Thursday, 21 April 2016

Reader's Letter Of The Day

From yesterday's Evening Standard:

It seems that the British Property Federation is salivating at the concept of "build to rent" (Letters, April 18) and misinterpreting Simon Jenkins's article (April 15).

All the evidence shows that builf-to-rent will not make any difference to the housing crisis - over the past 20 years, the stock of landlord-owned homes has increased by more than the number of new homes built.

The BPF regularly speaks out against higher property-based taxes - the very idea Mr Jenkins suggests would lead to a far more efficient allocation of housing.

Mark Wadsworth, Young People's Party.

Thursday, 7 April 2016

YPP meet-up tomorrow Friday 8 April

Tomorrow, 5.20 onwards, The Brewmaster, Leicester Square Tube Exit 1, turn left and left again into the alleyway (St Martin's Court).

We put a yellow YPP leaflet on the table so that you can recognise us.

Topics: A submission to Islington council on LVT and our new emblem (El Comm decided to reject the original one after four years for reasons best known to themselves)…

Wednesday, 6 April 2016

Ha ha, serves them right.

From Open Democracy:

The Government’s rush to implement Individual Electoral Registration (IER) – against expert advice to phase-in the policy over a longer period – has knocked more than 800,000 people off the electoral register over the last year. The House of Commons Library warns: “Local authorities with high concentration of students appear to have been more affected by IER as their registers decreased more significantly than the average.”

Fewer young, poor and left orientated voters on the electoral register is likely to help the Conservatives in local and national elections on May 5, as well as skewing the soon-to-be redrawn boundaries of parliamentary constituencies to their advantage.

In the context of the European referendum though, that is a substantial number of likely Remain votes lost. The changes to electoral registration also puts Remain at a geographic disadvantage. Five of the ten top Europhile locations in Britain are London boroughs, according to YouGov.

But London has lost the highest number of voters, with 394,000 falling of the register since the 2012 Mayoral election. In Hackney alone, which was the eighth most pro-EU place in of Britain, there has been a 6 per cent slump in voter registration. A double victory for Conservative Mayoral candidate and Brexiteer, Zac Goldsmith, but more bad news for Remain.


H/t MBK.


Monday, 7 March 2016

"Revealed: the 30-year economic betrayal dragging down Generation Y’s income"

Full article in The Guardian.

A combination of debt, joblessness, globalisation, demographics and rising house prices is depressing the incomes and prospects of millions of young people across the developed world, resulting in unprecedented inequality between generations.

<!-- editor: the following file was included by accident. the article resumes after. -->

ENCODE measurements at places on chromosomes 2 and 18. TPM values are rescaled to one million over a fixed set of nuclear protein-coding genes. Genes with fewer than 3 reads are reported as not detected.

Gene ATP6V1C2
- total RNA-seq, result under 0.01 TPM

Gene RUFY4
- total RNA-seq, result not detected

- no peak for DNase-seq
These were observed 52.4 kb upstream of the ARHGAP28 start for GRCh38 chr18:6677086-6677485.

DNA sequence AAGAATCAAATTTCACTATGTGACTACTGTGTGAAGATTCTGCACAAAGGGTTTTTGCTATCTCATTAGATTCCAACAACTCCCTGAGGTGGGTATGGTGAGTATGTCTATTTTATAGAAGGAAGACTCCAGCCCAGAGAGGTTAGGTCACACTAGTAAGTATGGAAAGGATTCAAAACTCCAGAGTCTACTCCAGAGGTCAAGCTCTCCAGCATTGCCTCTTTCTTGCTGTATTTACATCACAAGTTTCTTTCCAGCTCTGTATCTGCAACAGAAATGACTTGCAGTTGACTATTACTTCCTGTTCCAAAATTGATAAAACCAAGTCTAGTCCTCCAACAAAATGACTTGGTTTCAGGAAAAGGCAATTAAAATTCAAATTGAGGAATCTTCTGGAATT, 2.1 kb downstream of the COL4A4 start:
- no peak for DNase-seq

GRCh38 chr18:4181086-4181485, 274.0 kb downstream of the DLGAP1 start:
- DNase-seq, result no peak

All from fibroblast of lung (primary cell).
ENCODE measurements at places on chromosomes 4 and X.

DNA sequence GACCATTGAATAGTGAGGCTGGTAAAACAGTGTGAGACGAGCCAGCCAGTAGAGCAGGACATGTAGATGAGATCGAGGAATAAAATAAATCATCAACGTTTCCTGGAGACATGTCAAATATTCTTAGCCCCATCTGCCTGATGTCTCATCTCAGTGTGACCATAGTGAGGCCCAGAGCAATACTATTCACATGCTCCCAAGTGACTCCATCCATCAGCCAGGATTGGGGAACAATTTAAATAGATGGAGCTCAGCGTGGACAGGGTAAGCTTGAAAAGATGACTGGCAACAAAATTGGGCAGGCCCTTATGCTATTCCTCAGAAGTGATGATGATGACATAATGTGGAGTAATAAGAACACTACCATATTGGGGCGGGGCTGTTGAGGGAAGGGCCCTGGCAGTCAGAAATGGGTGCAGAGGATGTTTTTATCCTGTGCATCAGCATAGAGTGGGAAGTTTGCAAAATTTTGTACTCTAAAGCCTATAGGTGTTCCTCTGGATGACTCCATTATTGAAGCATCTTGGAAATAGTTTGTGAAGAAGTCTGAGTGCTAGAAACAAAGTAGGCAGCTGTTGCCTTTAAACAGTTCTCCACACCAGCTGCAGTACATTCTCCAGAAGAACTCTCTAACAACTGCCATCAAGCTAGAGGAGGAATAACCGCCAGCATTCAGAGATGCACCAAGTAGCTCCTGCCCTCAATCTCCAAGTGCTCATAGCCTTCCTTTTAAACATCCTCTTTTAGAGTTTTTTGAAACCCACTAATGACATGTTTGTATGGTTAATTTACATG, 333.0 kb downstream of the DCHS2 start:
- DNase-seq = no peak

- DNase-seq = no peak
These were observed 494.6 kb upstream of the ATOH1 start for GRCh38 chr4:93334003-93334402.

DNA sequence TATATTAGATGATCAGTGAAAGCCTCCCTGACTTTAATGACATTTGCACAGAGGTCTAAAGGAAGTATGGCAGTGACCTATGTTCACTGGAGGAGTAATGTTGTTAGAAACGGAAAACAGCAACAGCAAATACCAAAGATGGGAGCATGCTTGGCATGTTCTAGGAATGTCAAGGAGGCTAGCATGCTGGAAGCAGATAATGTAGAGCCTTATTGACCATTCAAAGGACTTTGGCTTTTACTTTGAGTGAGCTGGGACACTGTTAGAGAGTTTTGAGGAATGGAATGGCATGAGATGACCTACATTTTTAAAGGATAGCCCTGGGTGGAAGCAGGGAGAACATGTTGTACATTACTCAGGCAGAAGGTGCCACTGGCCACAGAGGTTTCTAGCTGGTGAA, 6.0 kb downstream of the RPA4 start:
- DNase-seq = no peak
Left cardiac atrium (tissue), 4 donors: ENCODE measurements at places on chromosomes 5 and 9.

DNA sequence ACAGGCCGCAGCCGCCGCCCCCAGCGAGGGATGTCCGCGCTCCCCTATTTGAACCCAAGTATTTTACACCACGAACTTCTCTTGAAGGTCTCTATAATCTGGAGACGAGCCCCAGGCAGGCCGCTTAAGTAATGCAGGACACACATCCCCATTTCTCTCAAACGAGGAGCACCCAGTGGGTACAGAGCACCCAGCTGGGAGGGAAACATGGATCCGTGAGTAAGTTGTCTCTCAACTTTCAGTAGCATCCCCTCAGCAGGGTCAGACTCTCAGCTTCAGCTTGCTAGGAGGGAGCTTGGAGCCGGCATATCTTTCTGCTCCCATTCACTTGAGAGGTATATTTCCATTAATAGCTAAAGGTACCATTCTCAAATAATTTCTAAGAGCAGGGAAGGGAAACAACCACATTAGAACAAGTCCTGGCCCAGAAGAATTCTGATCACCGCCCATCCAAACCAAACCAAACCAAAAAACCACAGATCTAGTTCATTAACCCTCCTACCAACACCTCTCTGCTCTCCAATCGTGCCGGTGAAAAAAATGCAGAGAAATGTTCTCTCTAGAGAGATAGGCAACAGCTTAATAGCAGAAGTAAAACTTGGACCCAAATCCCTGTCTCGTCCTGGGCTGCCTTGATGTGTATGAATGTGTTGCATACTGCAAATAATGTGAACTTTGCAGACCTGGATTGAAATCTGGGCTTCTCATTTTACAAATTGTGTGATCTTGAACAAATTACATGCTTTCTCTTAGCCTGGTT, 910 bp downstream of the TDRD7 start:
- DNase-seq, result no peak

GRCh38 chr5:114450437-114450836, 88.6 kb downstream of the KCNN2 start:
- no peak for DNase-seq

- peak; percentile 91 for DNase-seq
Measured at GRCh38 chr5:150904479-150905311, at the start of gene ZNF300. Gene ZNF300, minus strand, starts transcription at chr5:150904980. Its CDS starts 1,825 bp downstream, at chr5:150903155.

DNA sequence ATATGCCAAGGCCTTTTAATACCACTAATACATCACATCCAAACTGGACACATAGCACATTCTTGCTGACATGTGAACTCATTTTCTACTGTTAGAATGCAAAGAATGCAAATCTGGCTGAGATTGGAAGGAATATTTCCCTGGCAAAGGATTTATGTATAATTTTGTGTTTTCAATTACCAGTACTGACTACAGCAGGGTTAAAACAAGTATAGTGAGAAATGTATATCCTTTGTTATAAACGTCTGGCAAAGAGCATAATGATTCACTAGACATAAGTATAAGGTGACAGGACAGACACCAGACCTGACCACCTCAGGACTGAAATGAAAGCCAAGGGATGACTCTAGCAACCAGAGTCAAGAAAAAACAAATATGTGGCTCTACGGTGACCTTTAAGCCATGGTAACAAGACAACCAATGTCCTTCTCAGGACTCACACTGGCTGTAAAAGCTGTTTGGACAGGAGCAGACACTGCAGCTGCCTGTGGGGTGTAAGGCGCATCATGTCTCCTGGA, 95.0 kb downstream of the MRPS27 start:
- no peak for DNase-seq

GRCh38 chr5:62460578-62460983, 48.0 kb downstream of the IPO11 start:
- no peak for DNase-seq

Pretty much sums it up. But this isn't just something that happened, it is the result of deliberate government policy.

(No doubt the oldies will airbrush out of history the fact that in The Good Old Days, when they were in their twenties and thirties, they had a fair crack of the whip - jobs for all, free university education, buy a house with a mortgage of twice your salary and pay it off in ten or fifteen years? Pshaw! Never happened! Why should today's youngsters expect the same?)

Wednesday, 17 February 2016

Reader's Letter Of The Day

From today's Evening Standard:

Jenny Thomas [Letters, February 15] claims that London tenants have "unrealistic expectations" and that owning their home home is not "their entitlement".

For most of the 20the century, the UK has a bundle of policies which kept house prices down while squeezing out private landlords. The inevitable result was precisely as intended - a massive increase in the number of owner-occupiers.

And yes, people did see this as "their entitlement" - it is precisely this entitlement that recent governments have snatched away.

Mark Wadsworth, Young People's Party.


I'd mark myself down for using the same word ("precisely") twice, but apart from that, it came out OK.

Thursday, 11 February 2016

Oddly Edited Reader's Letter Of The Day.

From The Evening Standard:

Zac Goldsmith grabbed headlines with his claim that a fare freeze by Transport for London would mean a 59 per cent increase in council tax [February 9].

However, anyone who reads the article will see that the true increase would be 17 per cent. Even his claim that the fare freeze would add £175 to an average council tax bill is deeply flawed.

[Missing third para, explaining that the required annual council tax increase would be more like £33.]

This seems like a sensible option to me, especially if the increase were targeted at the super-expensive homes in Zones 1 and 2 who pay the least toward TfL while getting the best value from it.

Mark Wadsworth, Young People's Party.

Thursday, 7 January 2016

YPP meet-up tomorrow, Friday 8 January

We took December off because it was cold, Xmas stuff etc, tomorrow we are back on at...

The Brewmaster, Leicester Square Tube, exit 1 and turn left and left again into the alleyway (St Martin's Court).

We put a yellow YPP leaflet on the table so that you can recognise us.

Topics: Osborne very gently clamping down on small BTL landlords while merrily subsidising the big ones.